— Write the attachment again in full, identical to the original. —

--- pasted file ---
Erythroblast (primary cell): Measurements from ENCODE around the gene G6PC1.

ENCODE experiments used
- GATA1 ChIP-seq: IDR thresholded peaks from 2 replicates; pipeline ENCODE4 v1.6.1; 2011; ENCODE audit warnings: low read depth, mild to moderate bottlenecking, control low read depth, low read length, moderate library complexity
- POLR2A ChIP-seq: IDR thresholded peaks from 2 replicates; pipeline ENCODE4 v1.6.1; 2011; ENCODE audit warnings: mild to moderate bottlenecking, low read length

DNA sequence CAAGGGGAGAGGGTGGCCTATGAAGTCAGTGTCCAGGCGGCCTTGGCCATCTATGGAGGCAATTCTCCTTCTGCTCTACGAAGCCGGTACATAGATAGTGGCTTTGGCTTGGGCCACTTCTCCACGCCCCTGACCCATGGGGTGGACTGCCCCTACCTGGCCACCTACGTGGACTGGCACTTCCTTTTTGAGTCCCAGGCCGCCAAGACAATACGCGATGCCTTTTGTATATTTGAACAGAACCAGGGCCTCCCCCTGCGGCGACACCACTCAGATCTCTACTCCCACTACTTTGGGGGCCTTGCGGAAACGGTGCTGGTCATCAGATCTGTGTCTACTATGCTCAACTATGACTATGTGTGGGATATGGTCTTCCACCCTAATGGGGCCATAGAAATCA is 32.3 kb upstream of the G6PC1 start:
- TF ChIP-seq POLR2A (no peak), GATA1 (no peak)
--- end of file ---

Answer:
Erythroblast (primary cell): Measurements from ENCODE around the gene G6PC1.

ENCODE experiments used
- GATA1 ChIP-seq: IDR thresholded peaks from 2 replicates; pipeline ENCODE4 v1.6.1; 2011; ENCODE audit warnings: low read depth, mild to moderate bottlenecking, control low read depth, low read length, moderate library complexity
- POLR2A ChIP-seq: IDR thresholded peaks from 2 replicates; pipeline ENCODE4 v1.6.1; 2011; ENCODE audit warnings: mild to moderate bottlenecking, low read length

DNA sequence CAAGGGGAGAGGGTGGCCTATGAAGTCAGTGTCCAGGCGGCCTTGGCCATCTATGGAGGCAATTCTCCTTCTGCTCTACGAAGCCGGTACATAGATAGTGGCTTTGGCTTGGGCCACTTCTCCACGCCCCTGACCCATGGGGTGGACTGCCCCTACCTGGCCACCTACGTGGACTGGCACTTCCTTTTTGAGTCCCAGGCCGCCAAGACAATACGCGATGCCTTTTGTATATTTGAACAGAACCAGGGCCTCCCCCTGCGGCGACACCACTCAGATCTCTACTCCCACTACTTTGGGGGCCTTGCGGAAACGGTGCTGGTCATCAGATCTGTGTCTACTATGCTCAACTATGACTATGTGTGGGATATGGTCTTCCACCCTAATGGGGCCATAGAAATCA is 32.3 kb upstream of the G6PC1 start:
- TF ChIP-seq POLR2A (no peak), GATA1 (no peak)